People with diabetes who live in an area with high levels of ozone pollution may have an increased risk of interstitial lung disease.
In the study, researchers from Michigan State University studied healthy mice, mice with mild insulin resistance and mice with marked insulin resistance.
The researchers found that there was a direct relationship between insulin resistance levels and the severity of lung inflammation, the diabetes-prone mice were particularly susceptible to inflammation caused by repeated ozone exposure.
Ozone pollution is known to exacerbate certain lung diseases, such as asthma. But this study suggests that ozone pollution may also have an adverse health effect in the deep lung tissue, which can cause difficulty breathing due to lung restrictions and stiffness.
The researchers have said that these findings are of critical importance for public health.
James Wagner, lead author of the study said: ‘Our findings are especially important today as we’re in the midst of the COVID-19 pandemic, where we have great concern regarding the convergence of health effects from air pollution and SARS-CoV-2 in susceptible populations like people with diabetes.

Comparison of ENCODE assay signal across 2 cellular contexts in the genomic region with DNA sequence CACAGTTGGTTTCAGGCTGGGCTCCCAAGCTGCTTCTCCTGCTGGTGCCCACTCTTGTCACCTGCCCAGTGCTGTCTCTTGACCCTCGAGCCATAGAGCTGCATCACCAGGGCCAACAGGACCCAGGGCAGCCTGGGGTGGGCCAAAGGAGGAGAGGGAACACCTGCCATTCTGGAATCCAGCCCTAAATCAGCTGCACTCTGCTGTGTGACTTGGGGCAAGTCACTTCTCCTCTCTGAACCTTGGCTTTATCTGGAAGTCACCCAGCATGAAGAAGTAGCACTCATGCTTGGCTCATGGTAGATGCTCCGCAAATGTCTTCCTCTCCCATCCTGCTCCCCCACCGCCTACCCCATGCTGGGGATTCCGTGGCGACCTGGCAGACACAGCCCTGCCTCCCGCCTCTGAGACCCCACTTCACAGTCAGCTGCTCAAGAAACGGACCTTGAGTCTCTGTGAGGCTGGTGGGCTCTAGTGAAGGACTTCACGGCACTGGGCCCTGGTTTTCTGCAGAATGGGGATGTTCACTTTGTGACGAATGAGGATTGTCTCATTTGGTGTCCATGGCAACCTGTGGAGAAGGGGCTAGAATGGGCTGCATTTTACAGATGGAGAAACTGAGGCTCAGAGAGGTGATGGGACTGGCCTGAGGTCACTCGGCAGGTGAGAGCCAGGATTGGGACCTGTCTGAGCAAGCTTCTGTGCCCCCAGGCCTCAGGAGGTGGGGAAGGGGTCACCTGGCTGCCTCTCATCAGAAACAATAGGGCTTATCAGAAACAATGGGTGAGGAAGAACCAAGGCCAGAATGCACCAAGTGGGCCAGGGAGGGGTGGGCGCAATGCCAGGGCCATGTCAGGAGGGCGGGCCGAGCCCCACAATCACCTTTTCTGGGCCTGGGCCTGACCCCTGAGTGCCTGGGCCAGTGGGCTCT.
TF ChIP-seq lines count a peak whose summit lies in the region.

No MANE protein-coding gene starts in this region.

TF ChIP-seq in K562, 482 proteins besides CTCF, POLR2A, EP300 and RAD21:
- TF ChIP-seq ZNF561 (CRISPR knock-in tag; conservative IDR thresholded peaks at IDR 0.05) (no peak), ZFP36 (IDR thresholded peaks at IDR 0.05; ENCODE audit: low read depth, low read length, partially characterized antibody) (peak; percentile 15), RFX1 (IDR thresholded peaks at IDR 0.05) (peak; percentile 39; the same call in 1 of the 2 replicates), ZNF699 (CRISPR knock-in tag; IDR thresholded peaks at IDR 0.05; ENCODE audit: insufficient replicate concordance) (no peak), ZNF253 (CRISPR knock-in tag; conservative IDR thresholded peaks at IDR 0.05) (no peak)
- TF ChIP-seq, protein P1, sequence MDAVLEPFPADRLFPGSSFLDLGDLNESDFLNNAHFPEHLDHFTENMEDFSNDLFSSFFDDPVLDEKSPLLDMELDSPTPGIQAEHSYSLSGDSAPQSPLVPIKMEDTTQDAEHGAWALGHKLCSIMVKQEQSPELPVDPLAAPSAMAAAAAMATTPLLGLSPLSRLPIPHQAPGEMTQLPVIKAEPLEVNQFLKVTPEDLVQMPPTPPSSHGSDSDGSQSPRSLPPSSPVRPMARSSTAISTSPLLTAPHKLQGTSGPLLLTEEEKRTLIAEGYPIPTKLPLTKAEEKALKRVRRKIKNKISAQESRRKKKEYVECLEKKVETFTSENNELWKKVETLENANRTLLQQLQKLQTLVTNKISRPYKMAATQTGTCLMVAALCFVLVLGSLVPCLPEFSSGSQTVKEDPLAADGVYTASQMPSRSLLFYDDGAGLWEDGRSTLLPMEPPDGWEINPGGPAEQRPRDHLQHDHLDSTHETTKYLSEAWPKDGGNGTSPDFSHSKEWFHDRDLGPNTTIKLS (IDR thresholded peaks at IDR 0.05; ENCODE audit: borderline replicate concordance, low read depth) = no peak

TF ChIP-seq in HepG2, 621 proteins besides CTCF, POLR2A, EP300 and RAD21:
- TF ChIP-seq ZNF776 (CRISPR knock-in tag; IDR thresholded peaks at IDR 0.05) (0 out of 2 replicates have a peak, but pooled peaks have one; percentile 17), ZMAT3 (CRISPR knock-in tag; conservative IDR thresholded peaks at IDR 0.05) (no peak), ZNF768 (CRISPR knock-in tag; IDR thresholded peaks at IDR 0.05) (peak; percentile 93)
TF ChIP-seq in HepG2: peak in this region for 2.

‘Our results propose a causal link for ozone exposure to preferentially promote early pulmonary fibrosis and interstitial lung disease in pre-diabetic mice.
‘We only exposed these mice for three weeks, but there are millions of people living in cities like Los Angeles and New York who are exposed to high levels of ozone day after day.
‘Then, you must consider the prevalence of pre-diabetes people – approximately 33% in this country. Our study results suggest that people who are borderline insulin resistant – or diabetic – and living in areas with high levels of ozone pollution might be at an increased risk for developing interstitial lung disease.’
In related news, Alastair Lewis, science director at the National Centre for Atmospheric Science, University of York explains what we do and don’t know about the links between air pollution and coronavirus.
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